1831 25C Small Letters XF45 Certification #14826724, PCGS #5348
Mislabeled as a Small Letters. Actually a Large Letters B-5, R-3 [Rea: R-2]
In 1831, four obverses and five reverses were combined for seven Capped Bust Quarter die pairs. These seven are generally grouped according to the size of the letters in the reverse legend, with Browning 1 through 4 known as “Small Letters”, and Browning 5 through 7 known as “Large Letters”. However, there is much more to the story than suggested by this simple and traditional Small vs. Large classification.
1831 is the first year of issue for the Capped Bust, “Small Size” Quarter type. And after a two year break, it appears that the resumption of the quarter denomination had a little trouble getting back to speed. Not only do we see the “Small” and “Large” letter sets, but a variety of number punches, including four different styles of “2” among the five reverses. Browning 1 shows a small, curl based 2, B-2 a small, flat based 2, B-3 and B-4 a “medium” sized square base 2, and B-5 through B-7 a large, curled base 2 that saw continued use through 1838.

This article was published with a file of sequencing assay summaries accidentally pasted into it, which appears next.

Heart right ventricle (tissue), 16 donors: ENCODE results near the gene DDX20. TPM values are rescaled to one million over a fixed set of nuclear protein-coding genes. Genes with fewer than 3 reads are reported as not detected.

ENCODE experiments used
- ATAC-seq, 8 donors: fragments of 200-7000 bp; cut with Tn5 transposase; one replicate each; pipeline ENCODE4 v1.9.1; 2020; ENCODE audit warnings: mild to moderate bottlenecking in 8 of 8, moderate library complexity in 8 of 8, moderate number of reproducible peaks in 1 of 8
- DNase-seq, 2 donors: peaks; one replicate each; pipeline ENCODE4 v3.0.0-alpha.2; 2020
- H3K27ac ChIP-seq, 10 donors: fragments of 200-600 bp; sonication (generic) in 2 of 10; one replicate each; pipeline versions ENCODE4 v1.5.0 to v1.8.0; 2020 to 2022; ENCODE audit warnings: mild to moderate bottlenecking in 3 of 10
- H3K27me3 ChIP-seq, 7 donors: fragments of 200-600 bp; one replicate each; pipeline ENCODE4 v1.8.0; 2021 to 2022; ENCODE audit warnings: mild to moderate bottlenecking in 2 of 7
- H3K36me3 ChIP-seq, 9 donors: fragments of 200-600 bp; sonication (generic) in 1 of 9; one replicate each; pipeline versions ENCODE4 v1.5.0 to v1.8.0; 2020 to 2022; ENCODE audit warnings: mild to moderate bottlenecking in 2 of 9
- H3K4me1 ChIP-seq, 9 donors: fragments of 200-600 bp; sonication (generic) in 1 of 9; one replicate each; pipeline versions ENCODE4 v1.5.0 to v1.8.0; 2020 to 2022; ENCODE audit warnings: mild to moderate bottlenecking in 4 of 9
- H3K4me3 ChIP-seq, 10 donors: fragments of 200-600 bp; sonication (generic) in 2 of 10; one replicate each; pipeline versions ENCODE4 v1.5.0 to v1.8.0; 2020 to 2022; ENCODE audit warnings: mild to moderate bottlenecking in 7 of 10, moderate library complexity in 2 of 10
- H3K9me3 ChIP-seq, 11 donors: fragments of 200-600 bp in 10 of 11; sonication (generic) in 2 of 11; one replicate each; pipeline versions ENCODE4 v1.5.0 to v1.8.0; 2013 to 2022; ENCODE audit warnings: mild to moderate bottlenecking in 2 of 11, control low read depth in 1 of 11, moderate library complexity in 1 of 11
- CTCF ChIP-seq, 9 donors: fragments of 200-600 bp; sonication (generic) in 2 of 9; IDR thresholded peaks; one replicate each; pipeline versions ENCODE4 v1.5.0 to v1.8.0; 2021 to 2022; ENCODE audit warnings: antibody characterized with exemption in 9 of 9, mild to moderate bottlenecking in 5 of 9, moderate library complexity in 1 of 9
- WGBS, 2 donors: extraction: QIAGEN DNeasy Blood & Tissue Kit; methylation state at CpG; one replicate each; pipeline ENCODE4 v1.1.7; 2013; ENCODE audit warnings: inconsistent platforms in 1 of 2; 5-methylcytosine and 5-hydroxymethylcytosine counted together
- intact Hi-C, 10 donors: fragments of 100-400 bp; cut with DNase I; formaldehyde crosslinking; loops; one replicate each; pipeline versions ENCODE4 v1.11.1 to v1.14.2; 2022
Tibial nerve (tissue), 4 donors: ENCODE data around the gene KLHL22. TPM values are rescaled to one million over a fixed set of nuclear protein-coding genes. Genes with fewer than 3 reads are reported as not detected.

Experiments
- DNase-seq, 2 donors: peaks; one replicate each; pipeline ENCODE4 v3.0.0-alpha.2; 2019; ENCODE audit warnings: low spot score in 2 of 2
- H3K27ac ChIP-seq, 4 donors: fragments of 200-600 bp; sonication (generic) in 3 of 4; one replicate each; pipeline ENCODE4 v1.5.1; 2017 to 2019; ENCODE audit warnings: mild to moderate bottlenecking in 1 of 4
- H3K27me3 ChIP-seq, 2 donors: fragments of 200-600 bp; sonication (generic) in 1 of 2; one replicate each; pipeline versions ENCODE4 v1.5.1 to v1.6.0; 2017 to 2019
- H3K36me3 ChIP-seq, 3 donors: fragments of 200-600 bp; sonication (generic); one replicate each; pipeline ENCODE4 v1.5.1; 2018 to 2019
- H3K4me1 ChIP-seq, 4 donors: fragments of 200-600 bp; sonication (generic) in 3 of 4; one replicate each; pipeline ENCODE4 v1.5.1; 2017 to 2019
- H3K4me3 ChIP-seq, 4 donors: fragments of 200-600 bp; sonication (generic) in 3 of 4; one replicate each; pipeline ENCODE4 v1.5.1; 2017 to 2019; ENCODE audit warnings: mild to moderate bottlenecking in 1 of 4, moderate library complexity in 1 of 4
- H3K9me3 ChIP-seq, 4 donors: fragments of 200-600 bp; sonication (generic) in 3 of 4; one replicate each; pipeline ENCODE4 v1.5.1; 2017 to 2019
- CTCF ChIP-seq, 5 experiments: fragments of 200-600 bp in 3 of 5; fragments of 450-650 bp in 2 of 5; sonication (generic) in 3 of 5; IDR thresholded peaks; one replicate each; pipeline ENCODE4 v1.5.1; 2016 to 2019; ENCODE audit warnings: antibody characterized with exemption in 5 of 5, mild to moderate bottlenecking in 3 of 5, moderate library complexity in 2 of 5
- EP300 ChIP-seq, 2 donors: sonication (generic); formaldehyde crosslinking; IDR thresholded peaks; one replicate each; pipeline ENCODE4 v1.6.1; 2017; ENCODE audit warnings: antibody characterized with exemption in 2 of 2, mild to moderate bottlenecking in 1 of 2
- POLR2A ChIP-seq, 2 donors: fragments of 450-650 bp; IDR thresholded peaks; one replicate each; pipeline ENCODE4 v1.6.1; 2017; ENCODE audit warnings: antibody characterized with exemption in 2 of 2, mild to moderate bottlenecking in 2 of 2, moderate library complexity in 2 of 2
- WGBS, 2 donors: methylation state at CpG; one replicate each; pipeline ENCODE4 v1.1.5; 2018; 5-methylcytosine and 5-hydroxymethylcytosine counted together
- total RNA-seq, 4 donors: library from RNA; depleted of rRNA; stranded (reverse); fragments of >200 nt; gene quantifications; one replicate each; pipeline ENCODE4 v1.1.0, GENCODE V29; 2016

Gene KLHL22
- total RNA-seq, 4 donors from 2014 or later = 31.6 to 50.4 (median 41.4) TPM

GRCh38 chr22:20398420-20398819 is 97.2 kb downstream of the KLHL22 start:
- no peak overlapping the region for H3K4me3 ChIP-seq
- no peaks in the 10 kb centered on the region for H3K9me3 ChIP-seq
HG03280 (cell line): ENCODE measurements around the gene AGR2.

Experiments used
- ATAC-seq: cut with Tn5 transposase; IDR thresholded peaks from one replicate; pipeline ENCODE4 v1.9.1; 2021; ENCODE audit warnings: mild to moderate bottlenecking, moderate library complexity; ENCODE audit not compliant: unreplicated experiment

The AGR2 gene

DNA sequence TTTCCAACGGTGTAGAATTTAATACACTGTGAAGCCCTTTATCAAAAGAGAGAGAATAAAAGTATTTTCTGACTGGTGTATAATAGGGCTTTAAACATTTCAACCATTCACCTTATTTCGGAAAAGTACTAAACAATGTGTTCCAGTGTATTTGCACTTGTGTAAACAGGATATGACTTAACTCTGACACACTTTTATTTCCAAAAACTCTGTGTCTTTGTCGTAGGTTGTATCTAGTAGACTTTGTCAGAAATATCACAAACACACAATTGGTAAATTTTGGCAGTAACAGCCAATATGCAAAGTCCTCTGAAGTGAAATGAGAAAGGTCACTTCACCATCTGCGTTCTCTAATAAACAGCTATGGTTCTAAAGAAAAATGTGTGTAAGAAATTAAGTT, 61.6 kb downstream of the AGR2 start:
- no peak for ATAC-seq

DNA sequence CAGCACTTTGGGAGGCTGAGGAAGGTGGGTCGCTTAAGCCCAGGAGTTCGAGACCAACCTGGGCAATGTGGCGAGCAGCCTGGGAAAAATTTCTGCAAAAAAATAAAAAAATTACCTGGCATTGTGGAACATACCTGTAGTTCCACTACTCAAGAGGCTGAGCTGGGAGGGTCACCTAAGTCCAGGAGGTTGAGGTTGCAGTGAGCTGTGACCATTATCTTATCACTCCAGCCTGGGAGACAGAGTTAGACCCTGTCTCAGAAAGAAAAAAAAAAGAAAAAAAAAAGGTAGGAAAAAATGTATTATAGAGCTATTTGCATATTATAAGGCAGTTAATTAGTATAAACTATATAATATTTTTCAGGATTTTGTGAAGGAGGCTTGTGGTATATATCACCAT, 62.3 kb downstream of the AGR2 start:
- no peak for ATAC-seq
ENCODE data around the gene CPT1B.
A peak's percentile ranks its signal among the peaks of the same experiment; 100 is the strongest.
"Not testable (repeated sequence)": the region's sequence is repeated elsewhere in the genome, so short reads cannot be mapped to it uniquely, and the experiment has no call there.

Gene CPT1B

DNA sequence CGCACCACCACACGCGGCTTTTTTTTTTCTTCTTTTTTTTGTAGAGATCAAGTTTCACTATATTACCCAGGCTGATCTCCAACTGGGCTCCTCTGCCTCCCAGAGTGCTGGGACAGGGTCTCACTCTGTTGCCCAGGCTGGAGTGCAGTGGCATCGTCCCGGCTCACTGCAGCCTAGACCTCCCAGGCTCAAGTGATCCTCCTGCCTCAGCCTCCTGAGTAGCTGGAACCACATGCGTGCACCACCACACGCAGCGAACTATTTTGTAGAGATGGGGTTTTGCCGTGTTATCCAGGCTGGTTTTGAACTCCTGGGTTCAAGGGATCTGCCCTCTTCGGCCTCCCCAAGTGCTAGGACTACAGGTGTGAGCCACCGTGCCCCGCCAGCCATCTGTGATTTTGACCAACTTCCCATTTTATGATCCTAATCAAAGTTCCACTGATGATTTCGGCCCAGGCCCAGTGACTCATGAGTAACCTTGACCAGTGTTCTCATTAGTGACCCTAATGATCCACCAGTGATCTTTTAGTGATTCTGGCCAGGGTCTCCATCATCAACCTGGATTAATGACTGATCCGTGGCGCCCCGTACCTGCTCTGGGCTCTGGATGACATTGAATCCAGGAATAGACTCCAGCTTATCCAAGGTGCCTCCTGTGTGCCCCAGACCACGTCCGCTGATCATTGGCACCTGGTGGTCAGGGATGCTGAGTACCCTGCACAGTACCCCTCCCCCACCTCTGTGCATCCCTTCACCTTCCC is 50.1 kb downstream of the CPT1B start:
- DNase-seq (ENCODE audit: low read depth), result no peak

With the exception of Browning 3, 1831 “Small Letters” Quarters are regularly available in upper Mint State grades. However, 1831 “Large Letters” Quarters are notably scarcer as a group, with Mint State examples likely to be B-5, and no surviving examples of B-7 known above the circulated grades.
Gordon WrubelQuickfinder Notes: 1831 was the year of transition to the new close collar reduced diameter (24mm versus 28mm) quarter coinage. In order to get the best striking results from his design, William Kneass tried two different letter sizes for the reverse die. The Small Letter reverse can be distinguished not only by their smaller size, as they are about as WIDE as they are TALL. The letters are also noticeably FARTHER AWAY from the rim than the Large Letter variety. The Large Letters appear to be TALLER than they are WIDE and are placed CLOSER to the rim. In total population, the Small Letter variety is about five times more common than the Large Letter variety. The Mint State population difference is even more striking with about eight times as many examples graded than the Large Letter variety.
89.2% Silver, 10.8% Copper
The United States of America